## Fractions theory

# Fractions

**Definition of Fractions**

A fraction is the quotient of two integers a and b, which is represented as follows:

b -> denominator, indicates the number of parties that has been split the unit.

a -> numerator, indicates the number of fractional units chosen.

**Types of fractions**

Fractions can be proper or improper. *Proper fractions *are those whose numerator is less than the denominator, therefore, its value is between zero and one. Moreover, *improper fractions* are those whose numerator is greater than the denominator, that is, its value is greater than 1.

In turn we have the following types of fractions:

*Decimal fractions*. Such fractions have as denominator a power of 10.

*Equivalent fractions*. Two fractions are equivalent when the end product is the same as product of media.

a and d are the ends and b and c are the means.

**Simplifying fractions**

Simplifying a fraction is to transform a fraction into another which is equivalent and simpler.

- To simplify a fraction we divide numerator and denominator by the same number.
- We begin to simplify testing for prime numbers: 2, 3, 5 … I mean, we try to divide the numerator and denominator between 2 while you can, then move on to 3 and so on.
- The process is repeated until there is no more common divisors.
- If the terms of the fraction ending in zeros, we start by removing the common zeros end from the numerator and denominator, which is equivalent to dividing numerator and denominator by the same power of 10.
- If the number you divide is the greatest common divisor of the numerator and denominator we have the irreducible fraction.

**Irreducible fractions**

The irreducible fractions are those that can not be simplified, this happens when the numerator and denominator are relatively prime, or what is the same, when the GCD of two numbers is 1.

**Order fractions**

To order two or more fractions and, therefore, to know which is greater or less than another, we must first note that they have the same denominator. If they have the same denominator we just compare the numerators, if it were not so, we must reduce them to a common denominator by calculating the mcm of the denominators and then compare the numerators. If two or more fractions have different denominators but the same numerator, it will be greater the one that has a lower denominator.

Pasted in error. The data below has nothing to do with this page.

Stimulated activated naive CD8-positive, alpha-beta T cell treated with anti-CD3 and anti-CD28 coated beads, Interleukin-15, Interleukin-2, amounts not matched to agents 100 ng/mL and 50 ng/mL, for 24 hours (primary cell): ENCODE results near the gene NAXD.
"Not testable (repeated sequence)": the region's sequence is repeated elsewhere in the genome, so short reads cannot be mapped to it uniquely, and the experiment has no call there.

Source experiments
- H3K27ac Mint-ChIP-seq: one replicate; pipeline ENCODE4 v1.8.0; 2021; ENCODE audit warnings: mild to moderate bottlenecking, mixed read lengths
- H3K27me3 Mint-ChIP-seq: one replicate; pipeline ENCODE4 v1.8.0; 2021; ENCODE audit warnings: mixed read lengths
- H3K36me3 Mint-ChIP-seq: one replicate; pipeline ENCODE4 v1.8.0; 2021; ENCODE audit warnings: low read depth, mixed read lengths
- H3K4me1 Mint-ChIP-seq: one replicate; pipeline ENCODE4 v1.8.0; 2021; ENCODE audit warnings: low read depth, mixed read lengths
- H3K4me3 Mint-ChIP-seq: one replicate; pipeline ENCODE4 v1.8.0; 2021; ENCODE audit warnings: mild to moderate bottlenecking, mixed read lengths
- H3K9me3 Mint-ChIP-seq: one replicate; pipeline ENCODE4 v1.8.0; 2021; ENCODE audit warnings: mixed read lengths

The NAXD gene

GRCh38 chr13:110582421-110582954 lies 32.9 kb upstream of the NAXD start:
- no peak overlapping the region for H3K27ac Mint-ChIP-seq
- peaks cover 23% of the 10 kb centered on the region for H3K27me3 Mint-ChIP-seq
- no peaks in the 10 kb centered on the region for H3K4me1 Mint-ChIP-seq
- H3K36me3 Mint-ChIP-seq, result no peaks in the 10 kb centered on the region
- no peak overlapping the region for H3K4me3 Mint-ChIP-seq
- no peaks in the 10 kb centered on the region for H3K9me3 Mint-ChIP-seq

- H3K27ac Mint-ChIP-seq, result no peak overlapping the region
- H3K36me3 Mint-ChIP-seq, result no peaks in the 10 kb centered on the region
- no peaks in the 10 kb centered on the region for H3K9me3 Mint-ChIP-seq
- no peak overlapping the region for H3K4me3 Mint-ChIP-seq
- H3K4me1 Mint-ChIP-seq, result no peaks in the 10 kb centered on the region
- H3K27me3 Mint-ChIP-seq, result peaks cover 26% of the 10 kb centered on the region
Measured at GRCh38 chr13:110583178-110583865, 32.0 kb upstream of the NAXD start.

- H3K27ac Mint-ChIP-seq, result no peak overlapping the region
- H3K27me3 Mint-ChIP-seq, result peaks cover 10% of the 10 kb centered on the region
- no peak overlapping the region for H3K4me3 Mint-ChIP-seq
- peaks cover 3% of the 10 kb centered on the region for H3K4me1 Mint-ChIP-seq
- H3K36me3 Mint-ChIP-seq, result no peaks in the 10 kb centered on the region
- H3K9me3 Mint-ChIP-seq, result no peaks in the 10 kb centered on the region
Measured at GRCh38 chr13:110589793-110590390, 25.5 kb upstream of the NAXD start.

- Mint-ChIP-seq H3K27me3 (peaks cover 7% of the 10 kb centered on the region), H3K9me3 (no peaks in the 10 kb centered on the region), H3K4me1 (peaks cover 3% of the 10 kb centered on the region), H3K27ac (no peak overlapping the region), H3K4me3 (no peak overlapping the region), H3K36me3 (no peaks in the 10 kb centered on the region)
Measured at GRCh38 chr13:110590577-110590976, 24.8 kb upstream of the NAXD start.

**Operations with fractions**

*Add and subtract:*

To make both a sum as a subtraction we must look at that all the fractions have the same denominator, if so, add or subtract the numerators and the result will be the new number in the denominator that is common in all fractions. If not, it is said not having the same denominator, we must make common denominator by calculating the mcm of the denominators and then perform the operation.

*Multiplying fractions:*

From the multiplication between two or more fractions we obtain another fraction with the numerator is the result of the product of the numerators and denominators is the result of the product of the denominators, it is said:

*Dividing fractions:*

From the division between two fractions we obtain another fraction with the numerator the result of the end product and denominator the result of media product, it is said:

**Generatrix Fraction**

An exact decimal number or periodic number can be expressed as a fraction, called fraction generatrix of the following ways:

*Pass from exact decimal to a fraction**:*

If the exact decimal fraction is the fraction that has as numerator the number given without the comma, and denominator, the unit followed by as many zeros as decimal places have.

*Pass from pure periodic to generatrix fraction:*

If the fraction is periodic pure, the generating fraction has as numerator the number given without the comma, minus the integer part, and denominator consists in many nines number as numbers has the period.

*Pass from mixed periodic to generatrix fraction:*

If the fraction is mixed periodically, the generating fraction has as numerator the number given without the comma, minus the integer part followed by non-recurrent decimal places, and for denominator a number formed by many nines as numbers has the period, followed by so much zeros as the non-periodic part decimal has.

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